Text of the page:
A few weeks back, I participated in a meme about kid’s books. I remembered two books from my childhood that I liked, so I checked them out of the library to see if I would like them now. The experiment was both interesting and fun, but it yielded mixed results. I can’t say with conviction that I enjoyed either of these as an adult.
Starting my trip down memory lane with The Story about Ping by Marjorie Flack and Kurt Wiese, I am still charmed by the illustrations, which have the muted texture and shades of crayon, with the distinctive boldness of brushed ink lines. The art is simple, with only enough detail to establish the setting. Ping is very expressive, despite the lack of details. I love the art.
Now, the story is a different matter. I fondly recalled Ping not wanting to be the last duck on the boat, because the last duck on the boat gets a smack on the back from the Master of the boat. One day, while Ping is fishing, he doesn’t hear the call to board the boat, and it becomes very clear to him that he will be the last duck to board. Instead of manning (or would that be ducking) up, he decides to hide instead. So begins his big adventure, which almost results in Ping getting served for dinner by the family that catches him. Wait?! I don’t remember that!? Ping was almost dinner?! Oh, my gosh! He is the sad captive of this family for almost a day, trapped in a basket as they plan their evening meal. With Ping as the main course!
I didn’t like this book now that I’m an adult, and I don’t understand why I had such a strong reaction to it. Ping obviously escapes to be reunited with his large duck family, but for several pages, I was very anxious for him, and I didn’t like feeling like that. I was upset! I didn’t remember any of that, so I wonder if I actually understood that particular plot point when I was younger. I don’t think I did, because I have a difficult time, and have for as long as I can remember, reading anything about animals getting hurt. So, this book didn’t live up to my memories of it.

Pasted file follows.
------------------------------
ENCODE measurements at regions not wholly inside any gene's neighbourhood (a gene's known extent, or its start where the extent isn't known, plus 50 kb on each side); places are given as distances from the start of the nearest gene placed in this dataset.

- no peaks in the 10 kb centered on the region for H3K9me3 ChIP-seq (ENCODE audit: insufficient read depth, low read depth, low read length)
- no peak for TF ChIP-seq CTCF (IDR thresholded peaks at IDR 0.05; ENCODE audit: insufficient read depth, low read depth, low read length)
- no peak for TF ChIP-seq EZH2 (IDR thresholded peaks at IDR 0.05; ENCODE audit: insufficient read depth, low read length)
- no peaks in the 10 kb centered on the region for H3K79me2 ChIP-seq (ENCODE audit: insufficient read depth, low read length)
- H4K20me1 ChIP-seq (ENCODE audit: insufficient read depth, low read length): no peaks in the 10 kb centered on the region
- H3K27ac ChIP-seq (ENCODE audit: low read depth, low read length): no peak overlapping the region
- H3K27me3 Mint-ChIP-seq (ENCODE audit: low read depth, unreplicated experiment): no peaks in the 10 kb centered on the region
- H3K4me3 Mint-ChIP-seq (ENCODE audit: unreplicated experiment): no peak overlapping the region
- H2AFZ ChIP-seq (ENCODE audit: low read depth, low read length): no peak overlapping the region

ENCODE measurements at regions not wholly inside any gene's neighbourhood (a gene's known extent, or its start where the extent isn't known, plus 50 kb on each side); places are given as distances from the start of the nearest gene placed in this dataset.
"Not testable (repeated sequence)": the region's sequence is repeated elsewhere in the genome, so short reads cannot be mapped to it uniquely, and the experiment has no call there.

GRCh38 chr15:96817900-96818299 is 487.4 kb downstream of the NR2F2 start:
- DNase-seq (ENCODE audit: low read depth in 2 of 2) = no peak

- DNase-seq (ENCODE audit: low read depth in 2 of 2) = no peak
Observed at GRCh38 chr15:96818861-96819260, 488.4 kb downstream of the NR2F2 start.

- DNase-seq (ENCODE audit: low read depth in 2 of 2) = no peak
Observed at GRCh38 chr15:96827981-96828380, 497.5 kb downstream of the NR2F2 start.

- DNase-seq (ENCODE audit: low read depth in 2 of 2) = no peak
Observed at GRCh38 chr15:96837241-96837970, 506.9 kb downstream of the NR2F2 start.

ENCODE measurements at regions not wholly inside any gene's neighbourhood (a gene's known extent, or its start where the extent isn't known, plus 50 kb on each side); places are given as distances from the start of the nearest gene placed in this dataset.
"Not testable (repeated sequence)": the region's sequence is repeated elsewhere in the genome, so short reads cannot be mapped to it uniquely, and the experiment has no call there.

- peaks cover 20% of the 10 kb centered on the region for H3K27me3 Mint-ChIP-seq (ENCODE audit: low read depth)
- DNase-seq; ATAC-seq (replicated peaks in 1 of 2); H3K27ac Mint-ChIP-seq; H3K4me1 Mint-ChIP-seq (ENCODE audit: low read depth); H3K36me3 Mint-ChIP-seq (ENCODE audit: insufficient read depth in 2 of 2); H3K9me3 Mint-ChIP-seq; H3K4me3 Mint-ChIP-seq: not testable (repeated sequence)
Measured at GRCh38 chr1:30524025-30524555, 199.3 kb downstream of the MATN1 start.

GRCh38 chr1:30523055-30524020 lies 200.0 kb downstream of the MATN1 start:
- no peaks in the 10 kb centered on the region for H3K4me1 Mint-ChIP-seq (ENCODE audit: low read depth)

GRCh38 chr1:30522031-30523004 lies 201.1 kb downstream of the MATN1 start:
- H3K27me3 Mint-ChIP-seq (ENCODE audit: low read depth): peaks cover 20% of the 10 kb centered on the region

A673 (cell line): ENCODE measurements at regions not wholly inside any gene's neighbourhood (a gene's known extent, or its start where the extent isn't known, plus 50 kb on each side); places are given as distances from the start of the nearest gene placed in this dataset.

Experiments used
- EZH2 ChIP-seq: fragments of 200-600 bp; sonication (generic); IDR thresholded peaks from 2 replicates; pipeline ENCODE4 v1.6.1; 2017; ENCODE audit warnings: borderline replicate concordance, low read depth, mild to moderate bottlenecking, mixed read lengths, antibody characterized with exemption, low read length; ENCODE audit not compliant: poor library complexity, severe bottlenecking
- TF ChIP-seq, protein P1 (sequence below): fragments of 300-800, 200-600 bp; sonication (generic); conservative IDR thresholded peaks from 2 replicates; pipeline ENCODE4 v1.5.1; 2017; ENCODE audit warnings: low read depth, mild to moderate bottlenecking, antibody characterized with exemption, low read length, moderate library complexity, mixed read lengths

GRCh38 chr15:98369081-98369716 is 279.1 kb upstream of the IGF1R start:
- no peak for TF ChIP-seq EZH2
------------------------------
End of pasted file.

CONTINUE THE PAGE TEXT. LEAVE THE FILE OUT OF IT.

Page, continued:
Tikki Tikki Tembo, retold by Arlene Mosel and illustrated by Blair Lent, retells the Chinese fable of why children have such short names.This one fared better with the passage of time, but I’m now indifferent to the art. While I love the whimsical structure of the illustrations, I dislike the colors used. The shades remind me of a couch from the 70s; weird combinations of yellow and green, with dollops of blue thrown in for good measure. There are no hints of red at all. It’s like Blair Lent’s paint set had only blue, yellow, and black, and I found it odd looking.
I still enjoy this story, though. Chang and Tikki Tikki Tembo-no sa rembo-chari bari ruchi-pip peri pembo are brothers in a small mountain village. They are typical boys, and they play next to the well, even though their mother warns them that they will fall in. And they do. First Chang, but with his short, unimportant name, which matches his second born status in the family, it’s not a big deal to run screaming down the mountain path to tell mom about what happened. When Tikki Tikki Tembo falls into the well, oh my! Poor Chang can’t get that long, unwieldy name out of his mouth, which leaves his unwisely named brother in the cold well much longer than he should have been stuck down there. I don’t remember this being funny when I was a kid, but I found it humorous now, especially the reaction of the boys’ mother.
This was a fun experiment, and I would like to apply it to some of the novels I read when I was younger. I wonder, would I still like The White Mountains or The Book of Three or even The Lion, the Witch, and the Wardrobe? I am a little scared that they won’t live up to my fond memories, but I think it would be a worthy exercise to find out!Powered by Sidelines